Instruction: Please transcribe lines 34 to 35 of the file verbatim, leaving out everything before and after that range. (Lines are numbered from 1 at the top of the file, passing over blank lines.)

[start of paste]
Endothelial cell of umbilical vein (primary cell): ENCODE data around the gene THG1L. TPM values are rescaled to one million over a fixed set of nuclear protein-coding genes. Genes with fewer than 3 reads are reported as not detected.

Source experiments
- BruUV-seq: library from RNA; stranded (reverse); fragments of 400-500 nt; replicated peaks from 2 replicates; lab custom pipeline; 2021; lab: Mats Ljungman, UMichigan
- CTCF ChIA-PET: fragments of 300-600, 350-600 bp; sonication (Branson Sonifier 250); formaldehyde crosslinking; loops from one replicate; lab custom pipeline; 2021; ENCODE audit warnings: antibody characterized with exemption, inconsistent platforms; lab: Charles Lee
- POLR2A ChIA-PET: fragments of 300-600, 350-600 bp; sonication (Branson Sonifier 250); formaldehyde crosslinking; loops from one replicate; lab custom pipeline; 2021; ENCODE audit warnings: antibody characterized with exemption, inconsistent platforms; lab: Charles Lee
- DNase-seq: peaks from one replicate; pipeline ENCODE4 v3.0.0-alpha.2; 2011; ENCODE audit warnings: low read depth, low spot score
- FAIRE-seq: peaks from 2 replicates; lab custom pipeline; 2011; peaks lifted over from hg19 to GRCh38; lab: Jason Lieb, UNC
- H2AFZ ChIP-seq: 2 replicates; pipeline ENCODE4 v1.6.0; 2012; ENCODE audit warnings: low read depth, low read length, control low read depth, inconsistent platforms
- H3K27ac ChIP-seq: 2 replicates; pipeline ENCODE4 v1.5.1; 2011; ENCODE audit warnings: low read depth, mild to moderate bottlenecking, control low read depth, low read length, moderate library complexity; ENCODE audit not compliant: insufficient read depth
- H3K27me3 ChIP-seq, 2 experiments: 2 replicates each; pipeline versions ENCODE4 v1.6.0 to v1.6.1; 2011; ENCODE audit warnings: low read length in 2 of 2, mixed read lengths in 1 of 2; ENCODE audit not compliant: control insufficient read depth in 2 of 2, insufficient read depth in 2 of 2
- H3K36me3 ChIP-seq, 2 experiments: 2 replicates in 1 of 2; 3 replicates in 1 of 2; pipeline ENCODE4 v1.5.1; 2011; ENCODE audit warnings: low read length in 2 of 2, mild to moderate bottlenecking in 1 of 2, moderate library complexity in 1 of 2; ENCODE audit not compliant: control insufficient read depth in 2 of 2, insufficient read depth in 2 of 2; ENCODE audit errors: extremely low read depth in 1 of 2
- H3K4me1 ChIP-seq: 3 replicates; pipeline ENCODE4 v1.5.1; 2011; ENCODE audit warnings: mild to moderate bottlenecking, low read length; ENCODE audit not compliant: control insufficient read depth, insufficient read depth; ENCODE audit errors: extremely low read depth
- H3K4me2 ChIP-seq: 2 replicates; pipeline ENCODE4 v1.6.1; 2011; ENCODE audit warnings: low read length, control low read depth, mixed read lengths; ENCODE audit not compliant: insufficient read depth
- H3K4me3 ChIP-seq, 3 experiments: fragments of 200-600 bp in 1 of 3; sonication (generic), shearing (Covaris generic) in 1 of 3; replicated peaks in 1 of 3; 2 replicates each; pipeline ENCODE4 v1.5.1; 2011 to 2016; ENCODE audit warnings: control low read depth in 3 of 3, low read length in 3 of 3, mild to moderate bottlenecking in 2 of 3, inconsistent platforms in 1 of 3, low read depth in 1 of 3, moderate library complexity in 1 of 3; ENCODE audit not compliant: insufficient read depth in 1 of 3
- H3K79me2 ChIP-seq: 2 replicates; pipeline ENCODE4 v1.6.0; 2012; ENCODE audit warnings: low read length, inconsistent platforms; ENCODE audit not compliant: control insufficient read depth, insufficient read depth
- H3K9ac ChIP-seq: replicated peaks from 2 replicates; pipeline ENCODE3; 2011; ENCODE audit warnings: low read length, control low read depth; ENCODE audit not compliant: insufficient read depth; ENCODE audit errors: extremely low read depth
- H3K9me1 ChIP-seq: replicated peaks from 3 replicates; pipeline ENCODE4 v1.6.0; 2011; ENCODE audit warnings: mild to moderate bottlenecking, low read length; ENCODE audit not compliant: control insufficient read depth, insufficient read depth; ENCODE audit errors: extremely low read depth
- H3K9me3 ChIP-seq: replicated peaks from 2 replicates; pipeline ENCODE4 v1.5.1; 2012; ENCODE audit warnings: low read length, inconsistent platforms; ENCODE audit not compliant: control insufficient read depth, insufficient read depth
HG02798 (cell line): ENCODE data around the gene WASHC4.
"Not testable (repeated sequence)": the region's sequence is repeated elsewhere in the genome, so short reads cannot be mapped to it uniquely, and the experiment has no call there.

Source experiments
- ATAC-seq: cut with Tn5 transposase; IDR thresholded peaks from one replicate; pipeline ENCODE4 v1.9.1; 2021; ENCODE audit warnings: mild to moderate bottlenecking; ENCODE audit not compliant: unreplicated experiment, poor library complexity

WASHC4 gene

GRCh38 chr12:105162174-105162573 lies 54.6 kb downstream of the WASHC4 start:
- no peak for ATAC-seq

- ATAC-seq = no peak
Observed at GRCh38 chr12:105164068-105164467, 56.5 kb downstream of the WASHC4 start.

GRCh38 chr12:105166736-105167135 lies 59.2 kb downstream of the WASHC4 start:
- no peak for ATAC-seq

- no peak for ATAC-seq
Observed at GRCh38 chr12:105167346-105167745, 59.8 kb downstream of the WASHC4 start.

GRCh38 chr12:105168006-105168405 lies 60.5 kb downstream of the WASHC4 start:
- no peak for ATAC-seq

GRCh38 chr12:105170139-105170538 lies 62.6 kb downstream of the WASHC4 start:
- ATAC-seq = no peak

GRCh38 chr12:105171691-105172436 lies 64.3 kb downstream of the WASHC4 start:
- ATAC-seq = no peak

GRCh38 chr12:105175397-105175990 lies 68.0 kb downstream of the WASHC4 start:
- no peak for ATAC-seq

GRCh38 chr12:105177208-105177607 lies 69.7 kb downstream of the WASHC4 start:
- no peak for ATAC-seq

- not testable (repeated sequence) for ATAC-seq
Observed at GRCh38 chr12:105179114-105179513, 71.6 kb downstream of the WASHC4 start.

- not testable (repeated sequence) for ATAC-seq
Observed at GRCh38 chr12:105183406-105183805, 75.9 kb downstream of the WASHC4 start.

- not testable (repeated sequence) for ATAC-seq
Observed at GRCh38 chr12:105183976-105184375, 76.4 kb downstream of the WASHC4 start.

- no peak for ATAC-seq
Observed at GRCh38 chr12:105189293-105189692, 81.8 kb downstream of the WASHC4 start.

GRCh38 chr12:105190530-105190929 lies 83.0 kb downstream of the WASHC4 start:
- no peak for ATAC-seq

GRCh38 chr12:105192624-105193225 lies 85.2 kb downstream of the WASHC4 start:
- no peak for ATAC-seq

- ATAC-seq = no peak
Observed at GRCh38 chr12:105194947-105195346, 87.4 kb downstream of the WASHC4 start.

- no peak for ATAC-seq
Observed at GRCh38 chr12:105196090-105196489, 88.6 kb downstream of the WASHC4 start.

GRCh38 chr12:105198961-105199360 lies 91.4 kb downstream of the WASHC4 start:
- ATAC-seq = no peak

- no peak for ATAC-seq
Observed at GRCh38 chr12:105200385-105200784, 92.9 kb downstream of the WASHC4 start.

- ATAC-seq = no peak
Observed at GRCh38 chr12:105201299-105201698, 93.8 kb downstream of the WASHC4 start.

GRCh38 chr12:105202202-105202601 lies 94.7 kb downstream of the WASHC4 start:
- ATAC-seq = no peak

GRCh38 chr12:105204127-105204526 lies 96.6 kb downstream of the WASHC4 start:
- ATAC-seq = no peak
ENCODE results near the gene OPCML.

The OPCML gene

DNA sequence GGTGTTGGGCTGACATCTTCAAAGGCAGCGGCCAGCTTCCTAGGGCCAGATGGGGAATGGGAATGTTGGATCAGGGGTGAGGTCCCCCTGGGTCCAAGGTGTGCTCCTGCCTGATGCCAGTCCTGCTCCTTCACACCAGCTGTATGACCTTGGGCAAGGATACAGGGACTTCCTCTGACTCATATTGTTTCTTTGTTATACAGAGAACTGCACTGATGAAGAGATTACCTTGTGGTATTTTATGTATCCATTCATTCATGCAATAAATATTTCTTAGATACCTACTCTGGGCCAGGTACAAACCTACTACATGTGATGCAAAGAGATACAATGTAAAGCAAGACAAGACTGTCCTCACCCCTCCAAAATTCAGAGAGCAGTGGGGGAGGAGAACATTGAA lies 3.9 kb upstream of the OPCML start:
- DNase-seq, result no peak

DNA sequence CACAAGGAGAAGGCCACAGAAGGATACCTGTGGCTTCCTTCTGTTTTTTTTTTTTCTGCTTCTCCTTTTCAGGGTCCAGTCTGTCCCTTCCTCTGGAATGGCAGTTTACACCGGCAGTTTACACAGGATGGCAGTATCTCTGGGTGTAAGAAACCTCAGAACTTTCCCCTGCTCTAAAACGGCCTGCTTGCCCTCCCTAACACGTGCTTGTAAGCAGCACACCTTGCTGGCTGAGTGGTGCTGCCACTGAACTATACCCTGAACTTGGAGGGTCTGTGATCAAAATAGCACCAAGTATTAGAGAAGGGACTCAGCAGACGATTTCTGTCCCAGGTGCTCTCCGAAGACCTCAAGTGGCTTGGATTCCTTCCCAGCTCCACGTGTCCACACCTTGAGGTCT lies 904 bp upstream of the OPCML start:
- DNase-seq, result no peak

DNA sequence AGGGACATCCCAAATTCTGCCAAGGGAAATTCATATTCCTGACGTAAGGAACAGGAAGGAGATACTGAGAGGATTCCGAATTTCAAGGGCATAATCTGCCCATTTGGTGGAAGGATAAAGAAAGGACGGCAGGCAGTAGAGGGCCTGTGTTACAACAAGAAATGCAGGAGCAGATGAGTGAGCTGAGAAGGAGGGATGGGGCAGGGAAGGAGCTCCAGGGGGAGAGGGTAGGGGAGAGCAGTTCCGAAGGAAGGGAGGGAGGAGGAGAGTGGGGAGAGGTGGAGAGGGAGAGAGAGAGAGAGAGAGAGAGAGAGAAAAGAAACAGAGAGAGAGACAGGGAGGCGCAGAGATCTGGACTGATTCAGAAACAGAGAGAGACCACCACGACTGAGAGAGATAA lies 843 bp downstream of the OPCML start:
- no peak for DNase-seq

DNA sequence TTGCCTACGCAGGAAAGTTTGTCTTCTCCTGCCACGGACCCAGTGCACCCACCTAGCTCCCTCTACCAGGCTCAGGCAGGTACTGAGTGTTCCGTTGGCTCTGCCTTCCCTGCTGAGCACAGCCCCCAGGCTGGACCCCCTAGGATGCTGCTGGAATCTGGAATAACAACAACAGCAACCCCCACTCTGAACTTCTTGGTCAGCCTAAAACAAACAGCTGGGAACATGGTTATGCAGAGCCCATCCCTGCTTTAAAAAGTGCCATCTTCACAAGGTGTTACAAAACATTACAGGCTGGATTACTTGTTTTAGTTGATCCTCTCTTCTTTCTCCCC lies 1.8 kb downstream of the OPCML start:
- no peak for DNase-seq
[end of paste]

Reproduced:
GRCh38 chr12:105170139-105170538 lies 62.6 kb downstream of the WASHC4 start:
- ATAC-seq = no peak